Delivery

The delivery chapter seemed just as applicable to assessment as activity and functions as an introduction to production. The standard questions (location, time, audience, technology) are covered in synchronous (versus asynchronous), distance (versus face-to-face), and formal (versus informal) options. A technique we’ve used to provide structure to asynchronous distance courses uses a weekly syllabus with required activities by date.

Delivery modes were covered in detail but could have been grouped by static (class, tele, print, video, CD) and dynamic (Web, online, and PSS) content. The table that maps Gagné’s events to delivery was thorough although it could have been expanded by covering online, class, and print in each event category. The learner and instructor materials lists were equally pragmatic and comprehensive.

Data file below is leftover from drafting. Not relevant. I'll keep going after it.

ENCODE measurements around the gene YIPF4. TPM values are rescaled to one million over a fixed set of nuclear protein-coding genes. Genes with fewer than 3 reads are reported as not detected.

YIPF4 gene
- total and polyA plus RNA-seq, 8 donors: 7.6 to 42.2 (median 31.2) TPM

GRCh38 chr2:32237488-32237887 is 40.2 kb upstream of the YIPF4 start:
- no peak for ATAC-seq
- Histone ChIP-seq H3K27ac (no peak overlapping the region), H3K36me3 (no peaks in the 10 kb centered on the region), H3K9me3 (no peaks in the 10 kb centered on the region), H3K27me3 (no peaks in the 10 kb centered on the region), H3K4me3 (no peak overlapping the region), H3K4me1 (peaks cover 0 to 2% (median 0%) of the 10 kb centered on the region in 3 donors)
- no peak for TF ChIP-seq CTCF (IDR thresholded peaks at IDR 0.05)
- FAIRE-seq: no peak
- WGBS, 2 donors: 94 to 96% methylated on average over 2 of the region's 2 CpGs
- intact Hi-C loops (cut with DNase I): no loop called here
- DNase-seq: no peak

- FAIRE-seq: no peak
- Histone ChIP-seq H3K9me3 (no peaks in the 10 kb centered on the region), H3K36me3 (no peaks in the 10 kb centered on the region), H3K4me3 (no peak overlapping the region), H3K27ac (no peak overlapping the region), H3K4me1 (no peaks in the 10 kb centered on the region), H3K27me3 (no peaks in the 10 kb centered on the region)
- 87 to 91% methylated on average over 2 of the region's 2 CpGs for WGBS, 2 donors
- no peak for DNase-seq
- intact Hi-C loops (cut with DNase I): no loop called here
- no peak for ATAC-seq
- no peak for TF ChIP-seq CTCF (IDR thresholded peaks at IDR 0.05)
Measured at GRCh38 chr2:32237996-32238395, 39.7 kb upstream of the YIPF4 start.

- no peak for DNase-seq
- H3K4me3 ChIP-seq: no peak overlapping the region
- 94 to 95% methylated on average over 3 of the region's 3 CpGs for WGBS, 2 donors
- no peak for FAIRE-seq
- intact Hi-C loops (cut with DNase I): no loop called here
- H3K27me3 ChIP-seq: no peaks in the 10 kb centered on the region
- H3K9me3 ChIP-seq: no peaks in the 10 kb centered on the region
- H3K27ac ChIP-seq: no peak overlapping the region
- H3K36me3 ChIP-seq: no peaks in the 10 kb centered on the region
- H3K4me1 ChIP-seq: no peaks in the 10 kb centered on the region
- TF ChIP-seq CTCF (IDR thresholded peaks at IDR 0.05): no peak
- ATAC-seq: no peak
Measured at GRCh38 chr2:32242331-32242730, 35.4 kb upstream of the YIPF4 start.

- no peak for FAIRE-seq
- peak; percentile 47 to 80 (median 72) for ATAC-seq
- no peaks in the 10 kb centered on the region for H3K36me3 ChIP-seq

The final sections were specific and practical:

  • Use graphic to capture attention
  • Incorporate discussion board
  • Select assets by need (could have used a less-inclusive grouping of photo, video/audio, and animation)

Permissions could require an entire chapter, and while the accessibility coverage was accurate, new techniques involving CSS could be added; our experience is that the 10% additional time required for accessibility compliance is justified and also enables mobile use. While the structural sections were familiar, I appreciated seeing in print (maybe for the first time) two of my favorite rules:

  1. page numbers (5 of 11)
  2. maximum of 3 levels